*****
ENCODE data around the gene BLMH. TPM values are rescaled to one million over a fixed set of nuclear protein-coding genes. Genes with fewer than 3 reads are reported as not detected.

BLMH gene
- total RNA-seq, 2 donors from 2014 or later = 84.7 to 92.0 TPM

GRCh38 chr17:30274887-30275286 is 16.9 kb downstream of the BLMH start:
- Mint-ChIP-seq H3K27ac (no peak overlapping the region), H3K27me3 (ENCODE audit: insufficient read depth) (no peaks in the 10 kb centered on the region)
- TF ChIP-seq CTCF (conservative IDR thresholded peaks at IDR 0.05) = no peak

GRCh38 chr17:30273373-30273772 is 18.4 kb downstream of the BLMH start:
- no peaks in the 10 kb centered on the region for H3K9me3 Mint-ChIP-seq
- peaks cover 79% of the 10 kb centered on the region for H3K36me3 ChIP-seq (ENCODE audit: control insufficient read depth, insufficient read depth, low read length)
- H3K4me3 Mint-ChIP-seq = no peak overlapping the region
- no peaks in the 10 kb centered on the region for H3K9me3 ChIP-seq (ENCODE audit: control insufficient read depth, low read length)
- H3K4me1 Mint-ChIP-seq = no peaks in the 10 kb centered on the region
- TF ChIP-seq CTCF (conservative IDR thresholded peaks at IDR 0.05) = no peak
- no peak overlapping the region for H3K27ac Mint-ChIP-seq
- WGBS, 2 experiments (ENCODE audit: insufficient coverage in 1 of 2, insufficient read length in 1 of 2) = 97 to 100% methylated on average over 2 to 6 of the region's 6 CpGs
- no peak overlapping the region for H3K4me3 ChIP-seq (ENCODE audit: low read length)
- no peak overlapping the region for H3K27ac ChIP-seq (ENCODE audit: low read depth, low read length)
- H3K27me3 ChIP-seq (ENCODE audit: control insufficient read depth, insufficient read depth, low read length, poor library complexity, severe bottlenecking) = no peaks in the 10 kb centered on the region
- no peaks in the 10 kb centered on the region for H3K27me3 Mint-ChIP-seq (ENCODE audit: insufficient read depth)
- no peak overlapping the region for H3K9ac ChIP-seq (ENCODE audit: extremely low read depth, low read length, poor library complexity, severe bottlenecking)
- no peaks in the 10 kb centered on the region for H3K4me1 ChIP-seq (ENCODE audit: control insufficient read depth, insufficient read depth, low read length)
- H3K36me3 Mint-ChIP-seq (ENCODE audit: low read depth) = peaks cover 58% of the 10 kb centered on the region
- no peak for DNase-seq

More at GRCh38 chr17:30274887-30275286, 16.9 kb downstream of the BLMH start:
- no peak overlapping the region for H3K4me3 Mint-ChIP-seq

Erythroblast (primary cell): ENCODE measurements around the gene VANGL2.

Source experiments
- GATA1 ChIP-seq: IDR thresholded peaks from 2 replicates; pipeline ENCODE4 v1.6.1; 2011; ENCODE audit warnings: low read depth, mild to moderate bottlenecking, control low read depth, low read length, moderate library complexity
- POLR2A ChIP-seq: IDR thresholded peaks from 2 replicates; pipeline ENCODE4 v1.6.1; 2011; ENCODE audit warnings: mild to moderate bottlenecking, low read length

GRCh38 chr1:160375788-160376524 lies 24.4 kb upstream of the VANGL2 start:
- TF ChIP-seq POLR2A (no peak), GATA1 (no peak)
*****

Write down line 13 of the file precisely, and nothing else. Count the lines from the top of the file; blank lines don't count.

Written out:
- TF ChIP-seq CTCF (conservative IDR thresholded peaks at IDR 0.05) = no peak